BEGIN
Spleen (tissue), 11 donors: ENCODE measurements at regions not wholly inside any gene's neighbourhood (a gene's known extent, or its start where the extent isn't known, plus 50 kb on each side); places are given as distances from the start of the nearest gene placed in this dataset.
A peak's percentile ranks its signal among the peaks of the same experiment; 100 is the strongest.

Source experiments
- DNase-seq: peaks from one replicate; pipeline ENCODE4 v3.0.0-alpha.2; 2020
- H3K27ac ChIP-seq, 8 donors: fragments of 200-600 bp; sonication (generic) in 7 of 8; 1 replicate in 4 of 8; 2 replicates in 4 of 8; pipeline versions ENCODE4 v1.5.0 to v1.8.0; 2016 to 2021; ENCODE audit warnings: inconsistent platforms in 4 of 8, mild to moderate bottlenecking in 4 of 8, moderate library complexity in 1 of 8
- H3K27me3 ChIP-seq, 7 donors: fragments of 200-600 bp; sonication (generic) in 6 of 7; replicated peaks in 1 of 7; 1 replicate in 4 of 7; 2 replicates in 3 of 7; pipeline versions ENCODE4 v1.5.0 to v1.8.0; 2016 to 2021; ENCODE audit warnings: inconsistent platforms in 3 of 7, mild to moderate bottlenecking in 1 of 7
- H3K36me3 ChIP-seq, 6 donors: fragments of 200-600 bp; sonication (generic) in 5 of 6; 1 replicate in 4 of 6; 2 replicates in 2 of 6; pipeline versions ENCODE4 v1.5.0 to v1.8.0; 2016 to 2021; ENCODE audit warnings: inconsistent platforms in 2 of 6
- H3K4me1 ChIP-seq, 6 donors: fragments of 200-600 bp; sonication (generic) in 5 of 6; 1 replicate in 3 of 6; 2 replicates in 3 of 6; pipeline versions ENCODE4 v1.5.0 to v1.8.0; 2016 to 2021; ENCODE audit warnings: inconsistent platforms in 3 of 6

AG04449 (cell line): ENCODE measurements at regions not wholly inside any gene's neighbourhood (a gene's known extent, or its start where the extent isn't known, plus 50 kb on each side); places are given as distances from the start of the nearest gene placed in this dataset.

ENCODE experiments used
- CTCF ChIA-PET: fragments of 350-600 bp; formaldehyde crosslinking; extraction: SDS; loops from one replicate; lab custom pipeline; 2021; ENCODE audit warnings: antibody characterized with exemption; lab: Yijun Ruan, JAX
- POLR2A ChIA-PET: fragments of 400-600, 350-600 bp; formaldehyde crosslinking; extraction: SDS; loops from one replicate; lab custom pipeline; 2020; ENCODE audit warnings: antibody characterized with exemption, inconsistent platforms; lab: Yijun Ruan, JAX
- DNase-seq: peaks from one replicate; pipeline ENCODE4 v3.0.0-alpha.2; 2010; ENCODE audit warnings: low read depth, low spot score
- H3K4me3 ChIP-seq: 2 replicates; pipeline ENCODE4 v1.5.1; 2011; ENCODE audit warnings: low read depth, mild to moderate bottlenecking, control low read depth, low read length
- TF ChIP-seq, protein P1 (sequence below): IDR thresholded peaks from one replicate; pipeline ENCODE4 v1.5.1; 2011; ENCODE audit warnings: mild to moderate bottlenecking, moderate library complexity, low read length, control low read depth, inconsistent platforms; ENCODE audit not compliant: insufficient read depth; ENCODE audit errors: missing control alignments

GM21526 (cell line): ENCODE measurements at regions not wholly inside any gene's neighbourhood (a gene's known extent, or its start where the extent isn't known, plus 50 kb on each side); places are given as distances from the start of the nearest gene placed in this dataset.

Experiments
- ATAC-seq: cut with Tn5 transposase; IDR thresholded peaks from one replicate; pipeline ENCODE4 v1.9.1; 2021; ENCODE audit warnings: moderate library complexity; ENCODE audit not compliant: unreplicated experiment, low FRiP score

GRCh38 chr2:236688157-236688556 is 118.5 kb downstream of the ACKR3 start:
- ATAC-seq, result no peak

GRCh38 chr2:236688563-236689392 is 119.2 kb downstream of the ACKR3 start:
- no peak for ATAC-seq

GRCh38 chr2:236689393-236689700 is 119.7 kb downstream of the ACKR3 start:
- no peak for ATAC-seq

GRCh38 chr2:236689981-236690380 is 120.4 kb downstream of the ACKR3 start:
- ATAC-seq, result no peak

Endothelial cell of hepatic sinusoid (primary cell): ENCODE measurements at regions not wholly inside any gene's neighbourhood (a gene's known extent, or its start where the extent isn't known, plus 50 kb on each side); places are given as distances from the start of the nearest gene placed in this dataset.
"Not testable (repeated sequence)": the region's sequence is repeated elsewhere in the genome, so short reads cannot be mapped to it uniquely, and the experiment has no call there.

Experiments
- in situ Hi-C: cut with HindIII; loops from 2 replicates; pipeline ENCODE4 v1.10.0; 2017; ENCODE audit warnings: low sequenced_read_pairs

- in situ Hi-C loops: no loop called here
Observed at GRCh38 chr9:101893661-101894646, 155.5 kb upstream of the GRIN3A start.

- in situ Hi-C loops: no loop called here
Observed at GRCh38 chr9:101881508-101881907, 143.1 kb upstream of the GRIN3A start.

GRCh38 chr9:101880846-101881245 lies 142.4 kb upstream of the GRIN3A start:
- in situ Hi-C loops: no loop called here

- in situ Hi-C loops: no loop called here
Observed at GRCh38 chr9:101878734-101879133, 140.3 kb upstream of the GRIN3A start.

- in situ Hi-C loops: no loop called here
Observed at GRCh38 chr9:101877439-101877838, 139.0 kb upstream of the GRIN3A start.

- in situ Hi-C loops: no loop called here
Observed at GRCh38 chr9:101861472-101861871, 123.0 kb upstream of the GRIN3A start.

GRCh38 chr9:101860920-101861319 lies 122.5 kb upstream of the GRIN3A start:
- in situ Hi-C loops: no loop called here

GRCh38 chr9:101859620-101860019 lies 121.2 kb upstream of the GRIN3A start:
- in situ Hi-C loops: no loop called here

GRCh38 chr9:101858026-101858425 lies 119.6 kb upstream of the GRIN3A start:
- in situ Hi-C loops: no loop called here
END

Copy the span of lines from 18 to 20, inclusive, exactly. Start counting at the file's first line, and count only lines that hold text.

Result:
- ATAC-seq: cut with Tn5 transposase; IDR thresholded peaks from one replicate; pipeline ENCODE4 v1.9.1; 2021; ENCODE audit warnings: moderate library complexity; ENCODE audit not compliant: unreplicated experiment, low FRiP score

GRCh38 chr2:236688157-236688556 is 118.5 kb downstream of the ACKR3 start:
- ATAC-seq, result no peak